I sat down on the only available chair I could see and leaned my head against the wall. The drowsiness I was fighting every second pressed against my eye-lids and I shivered. Suddenly feeling very cold, very impatient. I wanted to be anywhere but here, anywhere but here. I closed my eyes and the image that materialized before me was that of my father. He was wearing his favorite white kaftan, sitting crossed-legged on his prayer mat, fingers flicking through his beloved prayer beads. I focused on the calm look on his face, on the set of his slim shoulders, on the way those prayer beads he loved more than anything else in the world bounced back and forth on his lap.
I let the image lull me into a semblance of peace as it always did. As I hoped it always would.
I was soon called into another office where I was interrogated at length as to my reasons for living with an expired resident permit for an entire year. My answers were vague, half-truths at best. In the end, the guy must have decided he was satisfied with my responses but as his job dictated, warned me not to do it again and handed me a document where I had to sign to that effect.
From my friends who have already been through the process, I know what’s next. I walked through another hallway, paced outside another office. The strong scent of urine wafting out of the open bathroom opposite me made me nauseous and I wished for the umpteenth time that this whole ordeal would be over already. As soon as the Swedish lady with bouncing blonde hair in a ponytail walked out, I strode in, not even waiting for someone to call out for me.
My name and address were written on a black board by a smiling bearded young man wearing a black sweater and faded jeans. I could see he wanted to put me at ease so I returned his smile and stood against the wall. He instructed me to strike a pose, then came forward and tilted my head to the desired angle. I had to hold the board with my details on it as he snapped pictures of me. I couldn’t help the giggles that bubbled out of me as I thought about all the times I had watched criminals go through a similar process in movies. It was surreal to say the least and little bit of fun.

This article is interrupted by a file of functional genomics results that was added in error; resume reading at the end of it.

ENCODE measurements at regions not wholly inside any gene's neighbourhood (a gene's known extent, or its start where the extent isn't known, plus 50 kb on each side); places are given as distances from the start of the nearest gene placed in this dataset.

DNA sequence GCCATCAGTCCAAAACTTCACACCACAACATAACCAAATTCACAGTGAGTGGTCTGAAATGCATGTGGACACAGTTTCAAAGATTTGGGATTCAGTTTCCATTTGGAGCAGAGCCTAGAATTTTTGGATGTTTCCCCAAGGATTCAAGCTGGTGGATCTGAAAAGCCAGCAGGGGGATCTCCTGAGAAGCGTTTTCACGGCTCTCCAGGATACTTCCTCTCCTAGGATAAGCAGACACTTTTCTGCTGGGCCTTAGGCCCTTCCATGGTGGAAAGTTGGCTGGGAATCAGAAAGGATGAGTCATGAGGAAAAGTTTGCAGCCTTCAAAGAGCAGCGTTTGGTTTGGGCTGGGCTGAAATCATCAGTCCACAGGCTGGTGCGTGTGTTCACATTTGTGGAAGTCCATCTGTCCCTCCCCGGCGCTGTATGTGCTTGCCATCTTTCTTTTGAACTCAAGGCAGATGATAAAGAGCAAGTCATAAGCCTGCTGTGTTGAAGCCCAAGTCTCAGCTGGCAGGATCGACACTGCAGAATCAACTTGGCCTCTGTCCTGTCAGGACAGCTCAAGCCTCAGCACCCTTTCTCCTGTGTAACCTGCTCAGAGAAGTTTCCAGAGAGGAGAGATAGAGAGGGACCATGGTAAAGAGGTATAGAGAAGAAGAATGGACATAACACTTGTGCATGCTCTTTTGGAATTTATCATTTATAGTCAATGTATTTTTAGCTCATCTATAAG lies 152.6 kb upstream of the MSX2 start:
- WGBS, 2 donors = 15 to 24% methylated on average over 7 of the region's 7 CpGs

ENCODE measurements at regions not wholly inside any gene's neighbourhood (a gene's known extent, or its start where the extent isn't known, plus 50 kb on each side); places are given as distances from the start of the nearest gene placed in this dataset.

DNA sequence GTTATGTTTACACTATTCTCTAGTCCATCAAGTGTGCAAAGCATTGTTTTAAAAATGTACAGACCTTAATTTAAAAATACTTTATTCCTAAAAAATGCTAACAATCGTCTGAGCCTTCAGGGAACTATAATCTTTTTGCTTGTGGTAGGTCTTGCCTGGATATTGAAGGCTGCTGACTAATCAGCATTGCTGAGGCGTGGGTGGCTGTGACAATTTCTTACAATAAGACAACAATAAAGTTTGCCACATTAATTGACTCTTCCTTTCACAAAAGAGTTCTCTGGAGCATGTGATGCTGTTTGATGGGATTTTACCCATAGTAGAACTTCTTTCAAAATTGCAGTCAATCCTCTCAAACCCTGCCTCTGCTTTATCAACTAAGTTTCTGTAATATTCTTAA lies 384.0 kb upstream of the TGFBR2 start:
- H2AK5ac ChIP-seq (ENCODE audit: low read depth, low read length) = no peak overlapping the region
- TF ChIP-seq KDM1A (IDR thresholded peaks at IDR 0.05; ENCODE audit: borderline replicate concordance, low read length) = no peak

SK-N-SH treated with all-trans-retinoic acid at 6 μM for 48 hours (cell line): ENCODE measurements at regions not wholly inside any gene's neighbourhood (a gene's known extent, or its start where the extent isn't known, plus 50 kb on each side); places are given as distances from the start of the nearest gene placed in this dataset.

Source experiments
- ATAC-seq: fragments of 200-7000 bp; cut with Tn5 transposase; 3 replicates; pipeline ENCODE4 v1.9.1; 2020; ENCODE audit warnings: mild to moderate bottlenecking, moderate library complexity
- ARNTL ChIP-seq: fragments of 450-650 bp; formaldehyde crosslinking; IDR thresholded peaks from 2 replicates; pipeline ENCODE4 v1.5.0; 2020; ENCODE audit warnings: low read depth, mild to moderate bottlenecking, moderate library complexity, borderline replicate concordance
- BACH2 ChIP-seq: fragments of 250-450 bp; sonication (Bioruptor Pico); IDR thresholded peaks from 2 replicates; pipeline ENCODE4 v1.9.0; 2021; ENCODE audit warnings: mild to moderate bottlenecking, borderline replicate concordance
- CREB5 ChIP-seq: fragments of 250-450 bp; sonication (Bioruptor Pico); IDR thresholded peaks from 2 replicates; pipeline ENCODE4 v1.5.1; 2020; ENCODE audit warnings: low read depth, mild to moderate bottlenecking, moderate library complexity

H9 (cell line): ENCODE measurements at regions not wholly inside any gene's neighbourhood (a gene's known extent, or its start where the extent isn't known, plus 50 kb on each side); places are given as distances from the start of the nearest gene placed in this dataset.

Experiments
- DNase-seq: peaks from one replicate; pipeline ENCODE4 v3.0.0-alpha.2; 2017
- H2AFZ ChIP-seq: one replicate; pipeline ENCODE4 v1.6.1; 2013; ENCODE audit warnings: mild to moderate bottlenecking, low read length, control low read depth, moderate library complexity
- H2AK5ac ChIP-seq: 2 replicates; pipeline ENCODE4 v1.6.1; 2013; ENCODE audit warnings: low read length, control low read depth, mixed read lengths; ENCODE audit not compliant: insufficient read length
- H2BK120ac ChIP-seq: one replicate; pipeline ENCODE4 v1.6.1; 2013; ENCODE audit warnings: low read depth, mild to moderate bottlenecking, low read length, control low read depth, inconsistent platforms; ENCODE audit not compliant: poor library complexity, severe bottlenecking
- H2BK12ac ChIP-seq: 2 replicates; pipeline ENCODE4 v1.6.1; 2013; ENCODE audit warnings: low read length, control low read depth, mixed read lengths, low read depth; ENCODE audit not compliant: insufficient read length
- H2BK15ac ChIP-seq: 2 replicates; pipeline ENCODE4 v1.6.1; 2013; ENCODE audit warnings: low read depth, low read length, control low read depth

“Alright, that was good,” said black sweater guy. “Come over here so I could collect your fingerprints.”
I nodded, dragged my feet over to where he stood.
“Give me your hands, palms up.”
I wiped my sweaty hands on my black coat and did as I was told.
“Just relax. If you tense up, we would spend all day here. I need ten sets of fingerprints.”
I nodded again, exhaling loudly. He dipped finger after finger into the ink then pressed them against the paper.
“Why are you breathing so loud? Are you asthmatic?”
“No, I don’t have asthma,” I mumbled, too surprised by the concern in his voice to be offended by what I would have otherwise considered an intrusive question.
“Well, what do you have then?”
“Anxiety,” I offered because why the hell not?
“Just relax, okay. This is a normal procedure. I am your brother. This is your country as much as it is mine. Tell me, do you feel at home here?”
“Yes. As much as anyone can feel at home in a foreign country, I guess.”
“You must miss your family though. Did you visit them during the summer holidays?”
I looked down at where he continued to dip my fingers and press and didn’t say anything for quite a while. “No, I didn’t. But I’m planning to next summer.”
“I bet you can’t wait to see Mum and Dad.”
“Just Mom. Dad passed away two months ago,” I said shocking us both into silence.
“I… I’m sorry.” His grip momentarily tightened on my finger. “You didn’t go home for it?”
“It was the beginning of the semester. I possibly couldn't… I had classes.”
“That should have been the last thing on your mind.”
On the contrary, I wanted to say but held myself back. My studies had been the only thing that kept me sane, the only part of the new reality I’d been brutally introduced to that made any sense so I’ve clung to it with all my might.
“Are you feeling any better now?”
“I’m doing okay,” I said and looked into his eyes for the first time since our conversation started. I wanted him to know I meant the words, however generic they sounded.
I thought about everything that separated him from the people who’d been screaming at a poor confused tourist downstairs and felt that my faith in human decency has been restored.